Global Economic Fluctuations Hit Turkey most
(Zaman) - Recent fluctuations on international markets, which have continued since May after the US Federal Reserve raised interest rates, reportedly affected the Turkish economy most, it has been revealed.
If May 8 is considered the basis and marks the beginning of market movements, since this date, Turkey has seen the greatest fall on its stock exchange and the biggest increase in its public and foreign debts, reports Trend.
An assessment of stock exchange movements in developing countries reveals that all were more or less affected by the economic movements; however, the Istanbul Stock Exchange (ISE) ranked the first with a loss of 24.8 percent.
South Africa exceeded Turkey in terms of increases in foreign exchange rates, with the South African Rand devaluating by 18.8 percent against the US dollar; while the new Turkish lira (YTL) devaluated by 17.3 percent during the past 2.5 months.
The US Federal Reserve (FED) decision to increase interest rates from 1 percent to 5.25 percent over two years to fight inflation was seen as the major cause of fast capital movement out of developing economies, including Turkey.
Investors sold off bonds and stocks held in developing markets and purchased securities instead such as US or German Treasuries, which are considered more secure.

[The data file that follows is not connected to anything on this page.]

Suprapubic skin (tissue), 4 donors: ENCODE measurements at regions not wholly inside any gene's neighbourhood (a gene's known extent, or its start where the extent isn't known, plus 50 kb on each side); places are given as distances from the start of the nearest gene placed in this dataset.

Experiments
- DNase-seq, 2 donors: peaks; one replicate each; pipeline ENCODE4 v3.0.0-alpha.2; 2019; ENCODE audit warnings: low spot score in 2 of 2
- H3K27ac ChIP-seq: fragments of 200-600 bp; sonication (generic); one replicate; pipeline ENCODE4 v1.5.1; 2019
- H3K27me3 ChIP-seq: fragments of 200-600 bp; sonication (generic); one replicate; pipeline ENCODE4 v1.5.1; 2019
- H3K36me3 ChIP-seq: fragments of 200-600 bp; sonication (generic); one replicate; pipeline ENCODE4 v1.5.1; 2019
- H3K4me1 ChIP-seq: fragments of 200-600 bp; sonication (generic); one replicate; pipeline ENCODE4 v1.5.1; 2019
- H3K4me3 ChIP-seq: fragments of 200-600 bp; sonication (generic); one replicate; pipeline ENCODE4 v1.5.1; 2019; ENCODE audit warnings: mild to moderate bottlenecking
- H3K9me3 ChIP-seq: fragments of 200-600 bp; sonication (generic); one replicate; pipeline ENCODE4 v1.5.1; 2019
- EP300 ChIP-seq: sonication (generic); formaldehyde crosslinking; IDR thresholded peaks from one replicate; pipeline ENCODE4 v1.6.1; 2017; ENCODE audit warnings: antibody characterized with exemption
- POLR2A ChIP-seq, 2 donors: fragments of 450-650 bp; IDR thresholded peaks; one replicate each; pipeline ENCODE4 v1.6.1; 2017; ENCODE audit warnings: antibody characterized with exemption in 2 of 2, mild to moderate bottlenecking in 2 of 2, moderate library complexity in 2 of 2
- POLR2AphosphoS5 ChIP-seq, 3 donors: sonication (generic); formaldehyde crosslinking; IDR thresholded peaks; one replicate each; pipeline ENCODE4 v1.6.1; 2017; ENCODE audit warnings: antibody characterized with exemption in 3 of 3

Certain developments in Turkey also increased the negative affect on the attitude of international investors and the markets; the April inflation rate, recorded three times higher than expectations due to high oil prices, the increasing current deficit, the political tension following the State Council attack and debates over early general and presidential elections.
In the same period, Indias stock exchanged suffered a loss of 17.9 percent, Hungary 17.3 percent, Brazil 15.2 percent and South Korea 15.1 percent. Mexicos stock exchange lost around 14 percent in value on average, while the Argentinean stock exchange lost around 13.9 percent.
Turkey also suffered the greatest loss in terms of risk premiums in Eurobonds as a result of the global economic fluctuations. While Turkeys risk premium showed an increase of 1.13 points, the risk premiums of Argentina and Mexico, which are considered to be developed countries, declined. Increases remained at a level of 0.3 points in Brazil, Russia, South Korea and South Africa.
Turkey also saw the highest increase in interest rates of public debts l. While an increase of 6.4 points was observed during this period, interest rates fell in Poland, Russia and Mexico. The interest rate increase remained at 1.4 percent in South Africa, which records the highest interest rates following Turkey.
South Africa saw the highest exchange rate increase with the South African Rand devaluating by 18.8 percent against the US dollar while the new Turkish lira (YTL) devalued by 17.3 percent during the same period. The euro gained 14.9 percent in value against the YTL. The Russian ruble gained value against the US dollar, while the US FED benchmark interest rates increased by 0.1 percent, the price of oil increased by 11.2 percent.